Hawthorne and the Universal Reformers

By Beauchamp, Gorman | Utopian Studies, Spring 2002 | Go to article overview

Hawthorne and the Universal Reformers


Beauchamp, Gorman, Utopian Studies


WRING TO THOMAS CARYLE in 1840, Emerson reported that "We are a little wild here with numberless projects of social reform. Not a reading man but has a draft of a new Community.... One man renounces the use of animal food; another of coin; ... and another of the State; and on the whole we have a commendable share of reason and hope" (Correspondence, I, 334-35). Emerson engaged no doubt in some hyperbole here, not only as to the number but the nature of his countrymen's reformist projects. Few were the sort of detailed drafts for the complete reorganization of society such as Charles Fourier produced contemporaneously in France or Robert Owen in England--the sort of imaginative reconstructions that we call utopias. And compared with the enormous outpouring in the last half of the nineteenth century, the first half of the century generated far fewer utopian fictions; furthermore, according to Joel Nydahl, "the main thrust of American utopian fiction during the first half of the nineteenth century was anti-progressive"--offering, that is, primarily negative visions of America's prospects and possibilities (274). In this sense, then, Emerson's era produced little memorable utopian literature, fictive or otherwise; it was, however, an era fermentative with the utopian impulse, rife with plans, projects, schemes and visions for reforming the world. "The present age," Emerson claimed elsewhere, "will be marked by its harvest of projects for the reform of domestic, civil, literary, and ecclesiastical institutions" (Works, I, 269).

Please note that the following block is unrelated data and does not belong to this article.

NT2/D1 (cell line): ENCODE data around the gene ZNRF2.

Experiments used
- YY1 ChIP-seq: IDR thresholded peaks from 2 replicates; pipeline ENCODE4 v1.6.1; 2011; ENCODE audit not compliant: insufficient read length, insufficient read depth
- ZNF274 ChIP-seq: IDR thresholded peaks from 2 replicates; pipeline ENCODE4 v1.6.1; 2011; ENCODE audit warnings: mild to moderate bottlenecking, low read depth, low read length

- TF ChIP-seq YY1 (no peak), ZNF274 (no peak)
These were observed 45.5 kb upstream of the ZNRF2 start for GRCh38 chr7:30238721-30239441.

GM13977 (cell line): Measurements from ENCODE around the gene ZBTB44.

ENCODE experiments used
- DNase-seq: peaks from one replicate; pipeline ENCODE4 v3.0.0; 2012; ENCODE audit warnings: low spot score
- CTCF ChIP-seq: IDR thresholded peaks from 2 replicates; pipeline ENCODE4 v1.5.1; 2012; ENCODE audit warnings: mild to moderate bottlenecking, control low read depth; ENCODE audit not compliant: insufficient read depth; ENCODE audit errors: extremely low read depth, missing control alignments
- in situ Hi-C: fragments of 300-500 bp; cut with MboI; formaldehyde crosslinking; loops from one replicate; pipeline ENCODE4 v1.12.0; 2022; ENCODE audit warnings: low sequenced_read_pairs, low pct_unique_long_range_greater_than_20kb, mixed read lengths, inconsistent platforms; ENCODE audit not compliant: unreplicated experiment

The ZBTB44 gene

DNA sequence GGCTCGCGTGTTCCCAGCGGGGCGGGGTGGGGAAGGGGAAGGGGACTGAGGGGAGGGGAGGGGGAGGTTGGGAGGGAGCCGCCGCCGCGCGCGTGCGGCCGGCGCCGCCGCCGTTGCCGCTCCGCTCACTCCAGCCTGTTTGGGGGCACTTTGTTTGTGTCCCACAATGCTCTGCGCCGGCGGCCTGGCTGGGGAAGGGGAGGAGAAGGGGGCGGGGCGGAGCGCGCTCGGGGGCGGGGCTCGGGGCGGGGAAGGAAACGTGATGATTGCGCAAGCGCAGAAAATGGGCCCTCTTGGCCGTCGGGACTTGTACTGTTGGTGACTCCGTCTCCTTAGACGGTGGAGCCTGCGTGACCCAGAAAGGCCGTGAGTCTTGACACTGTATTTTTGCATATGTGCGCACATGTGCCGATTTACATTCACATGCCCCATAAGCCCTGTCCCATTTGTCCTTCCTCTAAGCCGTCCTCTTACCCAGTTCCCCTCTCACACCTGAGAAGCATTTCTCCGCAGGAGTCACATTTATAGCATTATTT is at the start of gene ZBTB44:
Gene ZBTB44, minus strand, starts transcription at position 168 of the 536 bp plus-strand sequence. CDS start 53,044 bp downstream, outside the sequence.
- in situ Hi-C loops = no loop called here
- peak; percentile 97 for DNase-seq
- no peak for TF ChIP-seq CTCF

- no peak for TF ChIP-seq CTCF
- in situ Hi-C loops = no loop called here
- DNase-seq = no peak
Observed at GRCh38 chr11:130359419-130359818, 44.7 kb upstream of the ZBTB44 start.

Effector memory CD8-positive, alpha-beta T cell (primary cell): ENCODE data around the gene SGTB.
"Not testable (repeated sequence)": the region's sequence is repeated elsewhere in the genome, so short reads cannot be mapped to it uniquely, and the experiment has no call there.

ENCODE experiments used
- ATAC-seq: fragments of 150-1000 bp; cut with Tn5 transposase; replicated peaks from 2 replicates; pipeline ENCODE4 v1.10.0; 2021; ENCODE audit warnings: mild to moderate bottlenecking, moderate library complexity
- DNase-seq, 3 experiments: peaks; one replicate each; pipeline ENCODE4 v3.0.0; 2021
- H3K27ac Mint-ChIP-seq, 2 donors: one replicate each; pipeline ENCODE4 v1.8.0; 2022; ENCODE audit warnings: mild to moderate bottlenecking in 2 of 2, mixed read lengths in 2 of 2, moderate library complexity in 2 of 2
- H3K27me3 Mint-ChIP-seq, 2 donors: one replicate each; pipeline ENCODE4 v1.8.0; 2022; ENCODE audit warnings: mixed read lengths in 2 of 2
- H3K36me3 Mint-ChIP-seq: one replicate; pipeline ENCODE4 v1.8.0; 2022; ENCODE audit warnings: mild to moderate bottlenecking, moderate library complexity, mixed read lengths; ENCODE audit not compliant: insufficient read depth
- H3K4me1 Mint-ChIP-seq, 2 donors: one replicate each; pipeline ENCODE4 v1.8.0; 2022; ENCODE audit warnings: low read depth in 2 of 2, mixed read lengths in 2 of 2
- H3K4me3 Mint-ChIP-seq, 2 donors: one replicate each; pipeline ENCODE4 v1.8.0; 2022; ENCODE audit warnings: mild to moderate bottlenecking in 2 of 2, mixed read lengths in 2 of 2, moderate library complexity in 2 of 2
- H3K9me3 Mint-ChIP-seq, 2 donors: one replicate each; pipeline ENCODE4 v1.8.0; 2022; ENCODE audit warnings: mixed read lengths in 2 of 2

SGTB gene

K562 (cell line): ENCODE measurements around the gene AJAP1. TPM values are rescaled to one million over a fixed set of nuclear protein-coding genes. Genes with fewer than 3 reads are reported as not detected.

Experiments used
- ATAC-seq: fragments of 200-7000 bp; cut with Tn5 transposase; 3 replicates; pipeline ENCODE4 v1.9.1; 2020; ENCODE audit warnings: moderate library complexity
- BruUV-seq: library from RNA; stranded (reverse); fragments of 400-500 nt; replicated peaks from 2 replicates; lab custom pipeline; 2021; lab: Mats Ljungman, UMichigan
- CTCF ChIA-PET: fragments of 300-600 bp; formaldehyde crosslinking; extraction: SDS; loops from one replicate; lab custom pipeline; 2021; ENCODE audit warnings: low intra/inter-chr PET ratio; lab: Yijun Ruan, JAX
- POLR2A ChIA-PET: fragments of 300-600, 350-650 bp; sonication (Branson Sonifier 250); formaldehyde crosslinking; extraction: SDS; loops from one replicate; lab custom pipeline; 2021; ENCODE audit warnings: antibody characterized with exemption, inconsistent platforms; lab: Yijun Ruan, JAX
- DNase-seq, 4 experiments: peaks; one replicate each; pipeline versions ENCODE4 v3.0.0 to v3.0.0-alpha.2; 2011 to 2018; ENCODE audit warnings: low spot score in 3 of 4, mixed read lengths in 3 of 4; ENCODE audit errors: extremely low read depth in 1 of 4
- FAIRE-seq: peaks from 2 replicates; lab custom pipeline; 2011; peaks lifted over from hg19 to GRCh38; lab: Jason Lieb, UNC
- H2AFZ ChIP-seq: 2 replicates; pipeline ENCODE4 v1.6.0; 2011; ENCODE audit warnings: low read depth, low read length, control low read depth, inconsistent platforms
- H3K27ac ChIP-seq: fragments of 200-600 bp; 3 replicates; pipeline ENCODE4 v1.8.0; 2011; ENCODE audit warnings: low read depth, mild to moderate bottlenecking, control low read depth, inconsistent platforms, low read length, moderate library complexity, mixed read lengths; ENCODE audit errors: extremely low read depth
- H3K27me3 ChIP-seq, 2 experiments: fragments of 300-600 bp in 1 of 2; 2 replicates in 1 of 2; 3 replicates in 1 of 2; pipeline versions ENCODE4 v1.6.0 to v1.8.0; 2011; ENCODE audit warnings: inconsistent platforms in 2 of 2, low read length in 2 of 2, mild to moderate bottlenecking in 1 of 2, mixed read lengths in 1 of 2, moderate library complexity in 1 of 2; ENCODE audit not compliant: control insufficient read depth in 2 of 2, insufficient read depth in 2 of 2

Indeed, 1840 witnessed the convocation in Boston's Chardon Street Chapel of the Convention of Friends of Universal Reform, an assemblage--to cite Emerson once more--of "madmen, madwomen, men with beards, Dunkers, Muggletonians, Come-outers, Groaners, Agrarians, Seventh-Day Baptists, Quakers, Abolitionists, Calvinists, Unitarians, and Philosophers ... [all come] to chide, or pray, or preach, or protest" (Works, X, 374). Thoreau, viewing this melioristic mania with the wryly skeptical eye that shades Walden, avowed: "If anything all a man ... if he have a pain in his bowels even, he forthwith sets about reforming--the world" (53). Much pain must have afflicted many bowels in the decades of the 40s and 50s, for, as James Russell Lowell declared, "every possible form of intellectual and physical dyspepsia brought forth its gospel. Everybody has a mission (with a capital M) to attend to everybody-else's business" (Works, I, 362). The Friends of Universal Reform clearly were afoot.

Hawthorne was no friend of the Friends of Universal Reform, nor, indeed, of sweeping reform of any sort. Of all the significant intellectual figures of this time and place, he was probably the most conservative, certainly the most skeptical of the efficacy of human effort to effect its conscious design. In his 1852 campaign biography of Franklin Pierce, Hawthorne claimed categorically: "There is no instance, in all history, of the human will and intellect having perfected any great moral reform by methods which it adapted to that end" (Works, XII, 417). (1) Ten years later in "Chiefly About War Matters," that curious, provocative account of his trip to the battlefields of Virginia, he reiterated this view: "No human effort, on a grand scale, has ever yet resulted according to the purpose of its projectors.... We miss the good we sought, and do the good we little cared for" (Works, XII, 332). Construed literally, such statements would entail a fatalism severe enough to satisfy the most orthodox Muslim. Hawthorne was, however, no rigorous philosopher of history, and one could most charitably construe such sweeping generalizations as the somewhat overwrought response to the meddlesome and misguided attempts of the Universal Reformers to impose simplistic rationalistic theories on the intractable complexity of life. Put another way, Hawthorne may be suggesting, in these skeptical pronouncements, what Marx in The Eighteenth Brumaire called "the irony of history"--the fact that historical actions frequently have unintended consequences, consequences often in complete contradiction to the purposes of the actors. …

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